In a recent survey by the American College of Physician Executives, 97% of respondents--doctors and nurses--reported behavior problems between doctors and nurses. This disruptive behavior, which over 55% of respondents reported happens at least monthly, included degrading comments or insults, inappropriate joking, and refusing to speak to or work with each other.
The startling prevalence of disruptive behavior is clearly a widespread problem. The American Medical Association issued an ethical opinion (Opinion 9.045) on disruptive behavior in 2000, which states that, "Personal conduct, whether verbal or physical, that negatively affects or that potentially may negatively affect patient care constitutes disruptive behavior." The opinion goes on to recommend that every medical staff enact bylaw provisions that govern the appropriate interventions when disruptive behavior is identified.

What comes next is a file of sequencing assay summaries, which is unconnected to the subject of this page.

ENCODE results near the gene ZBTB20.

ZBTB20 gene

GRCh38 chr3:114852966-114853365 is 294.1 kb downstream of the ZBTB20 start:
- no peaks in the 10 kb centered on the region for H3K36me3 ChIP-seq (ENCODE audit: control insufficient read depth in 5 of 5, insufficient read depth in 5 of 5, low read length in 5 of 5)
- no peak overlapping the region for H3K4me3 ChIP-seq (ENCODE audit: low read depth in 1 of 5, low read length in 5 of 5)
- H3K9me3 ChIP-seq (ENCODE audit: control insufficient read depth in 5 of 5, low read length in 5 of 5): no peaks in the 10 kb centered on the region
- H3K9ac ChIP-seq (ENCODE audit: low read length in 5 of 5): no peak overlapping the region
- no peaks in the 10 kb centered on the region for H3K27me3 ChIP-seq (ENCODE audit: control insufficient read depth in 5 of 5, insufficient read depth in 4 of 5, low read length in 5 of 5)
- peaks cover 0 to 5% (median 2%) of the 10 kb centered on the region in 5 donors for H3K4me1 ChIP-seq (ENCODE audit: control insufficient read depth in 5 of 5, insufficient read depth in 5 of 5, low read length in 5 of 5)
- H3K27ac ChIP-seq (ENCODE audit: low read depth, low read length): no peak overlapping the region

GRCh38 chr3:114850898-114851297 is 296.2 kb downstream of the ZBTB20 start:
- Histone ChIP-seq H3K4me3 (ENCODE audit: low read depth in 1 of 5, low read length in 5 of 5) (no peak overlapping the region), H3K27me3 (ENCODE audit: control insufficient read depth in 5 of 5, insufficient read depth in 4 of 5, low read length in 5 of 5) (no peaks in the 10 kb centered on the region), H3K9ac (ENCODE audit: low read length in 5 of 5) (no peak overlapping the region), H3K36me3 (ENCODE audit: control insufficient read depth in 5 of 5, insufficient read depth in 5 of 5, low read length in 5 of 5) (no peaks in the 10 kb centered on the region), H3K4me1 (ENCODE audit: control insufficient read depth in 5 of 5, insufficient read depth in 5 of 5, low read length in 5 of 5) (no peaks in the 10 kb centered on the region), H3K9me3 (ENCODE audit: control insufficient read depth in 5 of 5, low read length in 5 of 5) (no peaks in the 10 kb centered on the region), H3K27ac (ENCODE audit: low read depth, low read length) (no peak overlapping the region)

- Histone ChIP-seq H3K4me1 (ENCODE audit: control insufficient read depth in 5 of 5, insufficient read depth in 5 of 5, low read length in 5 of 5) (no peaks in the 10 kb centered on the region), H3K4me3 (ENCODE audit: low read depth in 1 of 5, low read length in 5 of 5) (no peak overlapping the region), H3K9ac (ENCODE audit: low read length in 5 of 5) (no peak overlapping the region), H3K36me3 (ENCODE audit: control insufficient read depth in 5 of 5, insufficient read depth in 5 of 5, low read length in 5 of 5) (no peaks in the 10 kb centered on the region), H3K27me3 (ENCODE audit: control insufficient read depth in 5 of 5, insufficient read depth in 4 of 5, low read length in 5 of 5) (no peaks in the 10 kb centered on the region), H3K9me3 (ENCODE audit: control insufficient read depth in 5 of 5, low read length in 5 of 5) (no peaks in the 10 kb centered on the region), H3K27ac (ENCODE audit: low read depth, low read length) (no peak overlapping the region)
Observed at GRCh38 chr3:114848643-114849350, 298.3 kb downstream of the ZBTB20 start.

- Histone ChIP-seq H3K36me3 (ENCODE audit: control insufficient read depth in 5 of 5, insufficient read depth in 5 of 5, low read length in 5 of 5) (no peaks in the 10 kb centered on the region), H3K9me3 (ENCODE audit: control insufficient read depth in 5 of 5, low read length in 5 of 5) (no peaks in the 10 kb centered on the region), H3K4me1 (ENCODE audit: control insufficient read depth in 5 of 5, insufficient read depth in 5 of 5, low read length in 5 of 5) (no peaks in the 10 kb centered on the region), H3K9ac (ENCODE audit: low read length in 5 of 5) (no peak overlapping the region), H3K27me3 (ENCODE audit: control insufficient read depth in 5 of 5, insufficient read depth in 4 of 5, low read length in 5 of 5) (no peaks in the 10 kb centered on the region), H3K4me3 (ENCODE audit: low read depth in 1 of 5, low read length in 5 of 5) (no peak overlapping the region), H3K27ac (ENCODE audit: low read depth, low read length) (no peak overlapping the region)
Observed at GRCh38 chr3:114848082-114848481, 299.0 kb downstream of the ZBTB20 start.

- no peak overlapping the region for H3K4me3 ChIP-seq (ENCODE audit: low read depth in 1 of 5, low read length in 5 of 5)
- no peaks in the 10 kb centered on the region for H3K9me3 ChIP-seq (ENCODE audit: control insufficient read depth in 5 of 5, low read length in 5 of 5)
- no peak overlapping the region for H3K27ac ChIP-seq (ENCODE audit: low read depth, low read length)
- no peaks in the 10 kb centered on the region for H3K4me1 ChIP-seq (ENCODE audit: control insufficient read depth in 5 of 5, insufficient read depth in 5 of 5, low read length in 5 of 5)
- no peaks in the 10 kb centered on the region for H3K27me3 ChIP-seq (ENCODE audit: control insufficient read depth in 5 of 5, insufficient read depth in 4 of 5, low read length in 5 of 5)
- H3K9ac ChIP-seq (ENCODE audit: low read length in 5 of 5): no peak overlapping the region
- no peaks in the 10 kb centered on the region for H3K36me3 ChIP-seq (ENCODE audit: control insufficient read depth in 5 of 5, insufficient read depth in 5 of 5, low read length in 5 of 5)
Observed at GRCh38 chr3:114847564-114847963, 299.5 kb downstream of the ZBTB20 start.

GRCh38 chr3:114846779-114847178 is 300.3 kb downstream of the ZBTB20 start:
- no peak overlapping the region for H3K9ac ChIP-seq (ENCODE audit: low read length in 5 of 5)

The AMA also issued Opinion 9.05, which provides guidelines for fair and objective hearings whenever physician professional conduct is called into question.
Allegations of disruptive behavior can cause irreparable harm to staff privileges. Therefore, in any matter regarding physician behavior, it is essential that physicians retain experienced health care counsel at the earliest onset of any such issues/allegations to guide them through the events and to take proactive measures to avoid an adverse action against their privileges.
For more information, visit the HLP's page on Staff Privilege and Licensing Matters. You may also be interested in reading Robert Iwrey, Esq.'s articles on behavioral policies or on the types of actions that can be reported to the National Practitioner Data Bank. Attorney Iwrey can be contacted at email@example.com or (248) 996-8510.